Posts Tagged ‘Kevin Meagher’

Could Labour lose the South Yorkshire police commissioner by-election?

29/10/2014, 10:58:25 AM

by Kevin Meagher

Tomorrow, Labour faces a massive electoral test that hasn’t, so far, garnered much publicity. Forget Heywood and Middleton, if Labour loses the by-election for a new Police and Crime Commissioner in South Yorkshire, deepest red Labour territory and the political backyard of Ed Miliband and a swathe of the shadow cabinet, the fallout will be immense.

Twelve months ago, the concept of Labour faring badly here would have been unthinkable. In the 2012 Rotherham by-election, caused by the resignation of Denis MacShane for fiddling his expenses, Labour held on comfortably, with more than double the share of the vote of second-placed UKIP.

That was then. Now, with the Rotherham child grooming scandal still reverberating – in all its three-dimensional awfulness – bookies have UKIP hot on Labour’s heels as we enter the last day of campaigning.

As I wrote at the time, the party’s initial response to the Rotherham scandal was slow and uncertain. Not much has changed since. Indeed, there have not been, as far as I am aware, any visits by Ed Miliband to reassure people there that this bleak episode in the party’s management of the town will not be repeated. Contrition has been thin on the ground.

Let’s be clear: the systematic abuse of children and young girls by gangs of Pakistani-heritage men in the town was unforgivable. Girls in care were thrown to the wolves by inept council officials who put political correctness ahead of decency and common sense. Grooming was seen as girls making “informed choices”. The police couldn’t have cared less. There is no other way of dressing it up. There is no missing context. This was a vile episode. Some heads have rolled – and deservedly so. Others should follow.

Professor Alexis Jay’s report made clear that there were at least 1,400 victims. This is her conservative estimate, as young Pakistani girls and boys were also abused, but are less like to report it for cultural reasons.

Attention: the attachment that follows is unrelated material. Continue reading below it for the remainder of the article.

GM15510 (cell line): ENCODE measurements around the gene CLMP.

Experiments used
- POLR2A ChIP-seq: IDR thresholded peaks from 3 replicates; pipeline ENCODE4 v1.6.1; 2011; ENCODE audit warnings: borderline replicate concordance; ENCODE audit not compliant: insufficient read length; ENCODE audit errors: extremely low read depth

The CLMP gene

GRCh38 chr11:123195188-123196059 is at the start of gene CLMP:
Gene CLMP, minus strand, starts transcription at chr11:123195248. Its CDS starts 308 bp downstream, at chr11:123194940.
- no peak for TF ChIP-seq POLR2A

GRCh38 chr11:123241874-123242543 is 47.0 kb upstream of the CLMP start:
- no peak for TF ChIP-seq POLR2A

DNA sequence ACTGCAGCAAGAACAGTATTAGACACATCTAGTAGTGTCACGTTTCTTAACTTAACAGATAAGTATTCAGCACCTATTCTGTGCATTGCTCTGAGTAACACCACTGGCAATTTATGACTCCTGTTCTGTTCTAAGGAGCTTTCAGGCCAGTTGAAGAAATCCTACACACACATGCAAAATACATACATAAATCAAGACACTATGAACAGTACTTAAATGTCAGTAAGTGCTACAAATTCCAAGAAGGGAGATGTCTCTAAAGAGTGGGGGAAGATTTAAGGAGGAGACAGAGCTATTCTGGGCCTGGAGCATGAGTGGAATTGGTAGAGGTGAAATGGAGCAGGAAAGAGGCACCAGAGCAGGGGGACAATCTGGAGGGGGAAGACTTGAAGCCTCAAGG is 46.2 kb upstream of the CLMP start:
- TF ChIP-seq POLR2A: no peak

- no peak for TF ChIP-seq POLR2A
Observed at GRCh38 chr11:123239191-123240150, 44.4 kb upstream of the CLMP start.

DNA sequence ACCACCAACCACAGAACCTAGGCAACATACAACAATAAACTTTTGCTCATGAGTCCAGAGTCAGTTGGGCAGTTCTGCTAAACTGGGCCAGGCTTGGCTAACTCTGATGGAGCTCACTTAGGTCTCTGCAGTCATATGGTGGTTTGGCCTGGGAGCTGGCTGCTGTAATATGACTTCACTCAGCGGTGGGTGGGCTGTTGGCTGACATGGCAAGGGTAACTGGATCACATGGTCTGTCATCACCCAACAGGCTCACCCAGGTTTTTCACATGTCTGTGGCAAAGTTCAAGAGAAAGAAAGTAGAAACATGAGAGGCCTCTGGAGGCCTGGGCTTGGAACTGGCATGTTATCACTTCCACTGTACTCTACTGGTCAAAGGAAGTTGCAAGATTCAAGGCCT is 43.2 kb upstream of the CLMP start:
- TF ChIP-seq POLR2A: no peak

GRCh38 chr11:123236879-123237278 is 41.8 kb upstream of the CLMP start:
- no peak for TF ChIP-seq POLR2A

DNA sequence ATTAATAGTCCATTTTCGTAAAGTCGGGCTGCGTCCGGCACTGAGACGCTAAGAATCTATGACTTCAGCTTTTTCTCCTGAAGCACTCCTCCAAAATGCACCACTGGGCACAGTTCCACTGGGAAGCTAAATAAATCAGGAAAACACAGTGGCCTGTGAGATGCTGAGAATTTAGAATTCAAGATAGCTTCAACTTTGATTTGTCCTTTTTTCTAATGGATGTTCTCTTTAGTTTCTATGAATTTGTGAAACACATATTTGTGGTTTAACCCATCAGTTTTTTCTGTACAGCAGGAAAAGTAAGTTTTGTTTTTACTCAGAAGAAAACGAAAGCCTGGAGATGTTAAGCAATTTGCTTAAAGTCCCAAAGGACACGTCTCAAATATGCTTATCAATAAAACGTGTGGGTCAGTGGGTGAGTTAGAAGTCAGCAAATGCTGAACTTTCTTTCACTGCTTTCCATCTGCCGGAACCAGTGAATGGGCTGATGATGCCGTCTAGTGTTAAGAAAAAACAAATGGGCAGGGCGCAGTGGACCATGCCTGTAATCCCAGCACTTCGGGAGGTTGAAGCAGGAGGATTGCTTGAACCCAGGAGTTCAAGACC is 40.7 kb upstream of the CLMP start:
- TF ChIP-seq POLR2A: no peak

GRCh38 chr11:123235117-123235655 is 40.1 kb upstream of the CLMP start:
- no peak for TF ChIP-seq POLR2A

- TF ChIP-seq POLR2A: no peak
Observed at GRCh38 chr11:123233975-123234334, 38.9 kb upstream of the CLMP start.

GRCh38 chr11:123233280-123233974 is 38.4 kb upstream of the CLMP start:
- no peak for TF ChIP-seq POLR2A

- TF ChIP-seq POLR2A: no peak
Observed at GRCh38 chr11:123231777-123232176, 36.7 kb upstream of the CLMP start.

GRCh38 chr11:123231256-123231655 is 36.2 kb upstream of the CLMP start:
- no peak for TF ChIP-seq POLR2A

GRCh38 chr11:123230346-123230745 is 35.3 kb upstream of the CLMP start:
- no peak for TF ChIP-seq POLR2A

And the shame for it rests squarely at Labour’s door. The ‘wicked’ Tories weren’t to blame. Neither were the Lib Dems or UKIP. Between them, a Labour council and Labour-controlled police force created this mess. Meanwhile, the town’s MPs were apparently blissfully unaware.

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There’s a big electoral win on trains without renationalising the railways

28/10/2014, 10:40:54 AM

by Kevin Meagher

I must confess to being entirely unfamiliar with the concept of a “super off-peak ticket” until the other day when the attendant at St. Pancras Station pointed out that I had one and, given it was after 3.15pm, I was ineligible to travel on the train I was just about to hop on to.

If I’d had the forethought to buy an off-peak ticket (which I thought I had), I could have travelled until 4.00pm. That’s the point when the cheapo riff-raff (like me) are chucked off the system altogether for the full fare brigade and have to wait until 7.00pm.

And what pleasure lay in store!

All I can say is “thank you” East Midlands Trains. Thank you for the ancient, rattling rolling stock.

Thanks, also, for the uncomfortable seats, with spongy cushions and itchy coverings.

For the fixed armrests and legroom designed for Snow White’s pals.

For the hair-trigger vestibule doors, which fling open with every gust of wind.

For the depleted buffet trolley, with its cold tea and warm beer.

For the blocked toilets and lack of running water.

And, perhaps most of all, thank you for the unmistakable aroma of stale food and bodily gasses, that seems to permeate from the carriages of all of your services.

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If working class apathy with Labour becomes permanent, then the party’s over

24/10/2014, 03:00:29 PM

by Kevin Meagher

Twenty years ago, I took my father to hear John Prescott speak at Bolton Town Hall as part of his Red Rose tour. This was one of those “ra-ra” events on the road to the triumph of 1997. Optimism was high. Promises were easy. The Tories were a shower and New Labour had the answers.

In his inimitable podium-thumping style, Prescott told the packed hall that the capital receipts from council house sales of the 1980s – that local authorities were banned from spending – would be released in order to build new houses.

This was one of the party’s big policy promises at the time. It would address housing shortages, (that were already apparent), as well as putting hundreds of thousands of building workers, like my dad, back to work after the deep recession of the early 1990s, which had hit construction particularly hard.